Leucippus and Democritus
By Wing Chung Hau 13B
Leucippus (c. 480 – c. 420 B.C.) and Democritus, his student (460-370 B.C.) were philosophers who were the first to be credited with coming up with an Atomic Theory. This was a theory that said that the world was made up of atoms. The word “atom” comes from the Greek word “atomon” which meant uncuttable, this was because when you cut up an object many times, eventually you will reach a point where it can no longer be cut up. It is now very small and it is the atom!
Their atomic theory stated that:
1. Matter is composed of atoms separated by empty space through which the atoms move.
2. Atoms are solid, homogeneous, indivisible, and unchangeable.
3. All apparent changes in matter result from changes in the groupings of atoms.
4. There are different kinds of atoms that differ in size and shape.
5. The properties of matter reflect the properties of the atoms the matter contains.
Leucippus and Democritus both thought that the world was made up of two things; the void and atoms. The atoms bounce around in the void and bounce into each other which cause reactions.
The above picture shows what the atom was thought to look like back in 400 B.C.
Above is an image of what Leucippus and Democritus thought happened to produce an atom. When you cut something such as clay in half, you’ll get two halves but if you keep cutting, you eventually reach the point where there is a particle of clay so small it can no longer be cut into something smaller. This is the atom and it is what makes up the world around us.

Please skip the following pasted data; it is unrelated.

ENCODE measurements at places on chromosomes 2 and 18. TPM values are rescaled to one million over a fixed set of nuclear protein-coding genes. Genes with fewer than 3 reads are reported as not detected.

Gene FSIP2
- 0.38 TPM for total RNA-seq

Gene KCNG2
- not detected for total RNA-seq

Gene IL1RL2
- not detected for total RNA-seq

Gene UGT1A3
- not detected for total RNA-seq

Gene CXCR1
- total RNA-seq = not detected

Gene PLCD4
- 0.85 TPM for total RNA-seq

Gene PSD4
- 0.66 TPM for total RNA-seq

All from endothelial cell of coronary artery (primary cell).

They thought that these atoms could not be destroyed, made or quantitatively changed; they also thought that these atoms were all made up of the same thing but each had different properties such shapes, arrangements, size, motion and position, and because of these different properties, the different objects in the world were made when the atoms collided with each other and joined together.
Democritus attempted to use taste as an explanation of his atom theory by saying the sensation of taste depended on the property of the atom such as sour taste from “angular atoms in twisted configurations” and sweet taste from “rounded atoms of moderate size”.
However, when Democritus came up with this idea, many of his fellow philosophers such as Aristotle, who was very popular, disputed it as he did not believe that the world was based on atoms moving through a vacuum and this lead to less advancement in the model of the atom for over 2000 years.